Britain's brilliant ambassador to the Holy See talks to Ed West about seminary, Blair and when the Pope will come to Britain
I1 have to confess I was apprehensive about interviewing Francis Campbell, Britain's ambassador to the Holy See. Interviewers like controversialiSts, and diplomats are trained to speak without saying anything.
But the fact is, and I don't want to nominate myself for the Order of the Brown Nose here, that Campbell is a lovely man, decent and friendly and honest, and confirms all my best prejudices that when Ireland left the union the United Kingdom lost a natural race of ambassadors.
Born and raised in Newry, on the Down-Armagh border in Northern Ireland, he is our man in Rome in every sense, the first Catholic to represent this land since relations were broken in 1534.
Was it controversial, I ask, for an Ulster Catholic to work for the Crown?
"I have received nothing but support and encouragement," he says. "Traditionally this was a post that was restricted to non-Catholics. The Government decided in 2005, after consultation with the cardinals, to change that. We were not alone in having that rule — the Germans had it until 1948. We maintained it until 2005 when it was decided the best person for the job should do it irrespective of their religion."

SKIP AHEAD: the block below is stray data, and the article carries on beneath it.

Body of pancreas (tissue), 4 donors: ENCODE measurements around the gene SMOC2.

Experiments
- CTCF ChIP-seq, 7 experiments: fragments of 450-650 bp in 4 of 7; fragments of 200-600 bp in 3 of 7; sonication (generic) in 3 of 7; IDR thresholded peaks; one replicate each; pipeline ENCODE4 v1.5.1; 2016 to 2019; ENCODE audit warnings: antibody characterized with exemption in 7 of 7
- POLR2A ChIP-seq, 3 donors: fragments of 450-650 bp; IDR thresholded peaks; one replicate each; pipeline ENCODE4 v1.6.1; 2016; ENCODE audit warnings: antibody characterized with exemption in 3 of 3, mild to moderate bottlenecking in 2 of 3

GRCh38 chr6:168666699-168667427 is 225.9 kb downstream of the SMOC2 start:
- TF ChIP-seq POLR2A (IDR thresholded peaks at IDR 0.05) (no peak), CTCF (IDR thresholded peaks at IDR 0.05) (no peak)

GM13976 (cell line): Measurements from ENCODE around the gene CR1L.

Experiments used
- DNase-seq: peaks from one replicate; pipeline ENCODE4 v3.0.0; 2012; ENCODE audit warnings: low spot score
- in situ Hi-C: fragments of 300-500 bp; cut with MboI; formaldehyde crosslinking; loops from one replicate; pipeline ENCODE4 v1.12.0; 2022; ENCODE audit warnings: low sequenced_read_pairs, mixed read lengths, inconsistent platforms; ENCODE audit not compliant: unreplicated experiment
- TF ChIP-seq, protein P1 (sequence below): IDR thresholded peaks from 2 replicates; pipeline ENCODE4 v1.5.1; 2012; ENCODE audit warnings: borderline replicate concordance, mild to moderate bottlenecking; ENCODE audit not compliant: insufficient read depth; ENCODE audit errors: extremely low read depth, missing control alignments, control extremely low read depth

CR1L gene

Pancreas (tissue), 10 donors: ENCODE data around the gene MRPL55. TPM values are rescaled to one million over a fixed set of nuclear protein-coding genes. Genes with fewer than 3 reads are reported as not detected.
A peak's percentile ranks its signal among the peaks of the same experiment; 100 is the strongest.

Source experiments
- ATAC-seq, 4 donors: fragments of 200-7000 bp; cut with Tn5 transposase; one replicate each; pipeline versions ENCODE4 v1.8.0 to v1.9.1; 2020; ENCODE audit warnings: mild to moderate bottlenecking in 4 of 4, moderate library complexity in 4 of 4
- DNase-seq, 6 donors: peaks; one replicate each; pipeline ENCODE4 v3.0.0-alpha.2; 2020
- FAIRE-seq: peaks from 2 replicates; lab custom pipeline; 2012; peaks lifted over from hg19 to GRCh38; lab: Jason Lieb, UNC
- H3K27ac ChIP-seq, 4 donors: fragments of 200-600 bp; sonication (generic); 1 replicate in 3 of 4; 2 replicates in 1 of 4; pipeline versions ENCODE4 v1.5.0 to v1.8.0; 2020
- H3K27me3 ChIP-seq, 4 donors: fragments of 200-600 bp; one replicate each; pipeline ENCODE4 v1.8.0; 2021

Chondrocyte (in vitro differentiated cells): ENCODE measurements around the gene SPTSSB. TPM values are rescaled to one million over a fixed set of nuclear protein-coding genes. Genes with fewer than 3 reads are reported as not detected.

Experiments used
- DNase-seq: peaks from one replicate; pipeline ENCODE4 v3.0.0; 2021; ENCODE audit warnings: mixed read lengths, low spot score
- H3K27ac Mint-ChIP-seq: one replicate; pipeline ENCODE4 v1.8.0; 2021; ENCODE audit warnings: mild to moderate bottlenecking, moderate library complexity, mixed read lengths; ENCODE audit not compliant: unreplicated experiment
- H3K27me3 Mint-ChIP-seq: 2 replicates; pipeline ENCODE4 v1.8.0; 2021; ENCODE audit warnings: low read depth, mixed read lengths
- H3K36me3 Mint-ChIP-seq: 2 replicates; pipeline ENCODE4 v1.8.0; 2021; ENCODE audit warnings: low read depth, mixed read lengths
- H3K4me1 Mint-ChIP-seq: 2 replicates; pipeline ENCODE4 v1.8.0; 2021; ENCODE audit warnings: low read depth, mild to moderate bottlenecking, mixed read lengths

We meet at the Foreign Office building in Whitehall, which takes me through the splendid Victorian corridors built in an age when the British emissary was second only to God himself in certain parts of the world, and down into the dingy and cavernous bunker downstairs (where Churchill ran the war effort) and finally to a bland modern office.
Campbell is in London for a regional get-together of ambassadors, which he describes as "back-to-back meetings with experts and ambassadors talking, on migration, Middle East peace process". Not the sort of thing many of us would enjoy, but he gives the impression that's it all quite gruelling, but enjoyable nonetheless.
Does he enjoy the social life out in Rome? He laughs, and shakes his head: "I would gladly forsake a lot of the social stuff. Your life as ambassador is like having two jobs. There is an office life, meetings and interviews. Then there is the other side, where you are the representative of Her Majesty's Government, which is important but it's often seven days a week, because a lot of religious events are held at weekends. You can go three or four weeks without a day off.